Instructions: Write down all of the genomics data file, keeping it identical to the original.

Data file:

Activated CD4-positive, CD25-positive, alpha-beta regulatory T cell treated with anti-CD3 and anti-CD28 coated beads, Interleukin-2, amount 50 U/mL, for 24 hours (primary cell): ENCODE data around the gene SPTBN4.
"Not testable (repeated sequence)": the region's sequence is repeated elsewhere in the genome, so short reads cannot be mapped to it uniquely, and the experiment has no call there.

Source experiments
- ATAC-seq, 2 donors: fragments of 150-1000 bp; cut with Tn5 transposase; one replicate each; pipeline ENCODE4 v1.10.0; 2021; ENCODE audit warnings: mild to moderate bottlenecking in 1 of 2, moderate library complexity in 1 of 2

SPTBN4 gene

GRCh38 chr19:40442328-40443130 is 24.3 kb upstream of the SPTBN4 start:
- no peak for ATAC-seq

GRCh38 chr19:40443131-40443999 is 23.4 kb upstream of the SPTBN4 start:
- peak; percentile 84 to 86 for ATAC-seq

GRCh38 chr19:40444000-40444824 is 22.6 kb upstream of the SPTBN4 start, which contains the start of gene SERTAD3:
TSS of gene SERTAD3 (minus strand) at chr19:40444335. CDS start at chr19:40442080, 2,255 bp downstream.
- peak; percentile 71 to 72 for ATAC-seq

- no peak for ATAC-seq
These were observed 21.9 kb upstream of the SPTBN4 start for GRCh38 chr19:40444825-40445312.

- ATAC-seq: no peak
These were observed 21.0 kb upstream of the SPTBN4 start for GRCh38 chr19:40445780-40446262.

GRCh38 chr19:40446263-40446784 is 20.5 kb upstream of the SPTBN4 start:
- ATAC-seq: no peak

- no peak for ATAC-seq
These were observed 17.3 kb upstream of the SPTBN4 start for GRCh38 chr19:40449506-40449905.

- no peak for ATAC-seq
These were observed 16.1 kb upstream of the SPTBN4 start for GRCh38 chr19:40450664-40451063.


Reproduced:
Activated CD4-positive, CD25-positive, alpha-beta regulatory T cell treated with anti-CD3 and anti-CD28 coated beads, Interleukin-2, amount 50 U/mL, for 24 hours (primary cell): ENCODE data around the gene SPTBN4.
"Not testable (repeated sequence)": the region's sequence is repeated elsewhere in the genome, so short reads cannot be mapped to it uniquely, and the experiment has no call there.

Source experiments
- ATAC-seq, 2 donors: fragments of 150-1000 bp; cut with Tn5 transposase; one replicate each; pipeline ENCODE4 v1.10.0; 2021; ENCODE audit warnings: mild to moderate bottlenecking in 1 of 2, moderate library complexity in 1 of 2

SPTBN4 gene

GRCh38 chr19:40442328-40443130 is 24.3 kb upstream of the SPTBN4 start:
- no peak for ATAC-seq

GRCh38 chr19:40443131-40443999 is 23.4 kb upstream of the SPTBN4 start:
- peak; percentile 84 to 86 for ATAC-seq

GRCh38 chr19:40444000-40444824 is 22.6 kb upstream of the SPTBN4 start, which contains the start of gene SERTAD3:
TSS of gene SERTAD3 (minus strand) at chr19:40444335. CDS start at chr19:40442080, 2,255 bp downstream.
- peak; percentile 71 to 72 for ATAC-seq

- no peak for ATAC-seq
These were observed 21.9 kb upstream of the SPTBN4 start for GRCh38 chr19:40444825-40445312.

- ATAC-seq: no peak
These were observed 21.0 kb upstream of the SPTBN4 start for GRCh38 chr19:40445780-40446262.

GRCh38 chr19:40446263-40446784 is 20.5 kb upstream of the SPTBN4 start:
- ATAC-seq: no peak

- no peak for ATAC-seq
These were observed 17.3 kb upstream of the SPTBN4 start for GRCh38 chr19:40449506-40449905.

- no peak for ATAC-seq
These were observed 16.1 kb upstream of the SPTBN4 start for GRCh38 chr19:40450664-40451063.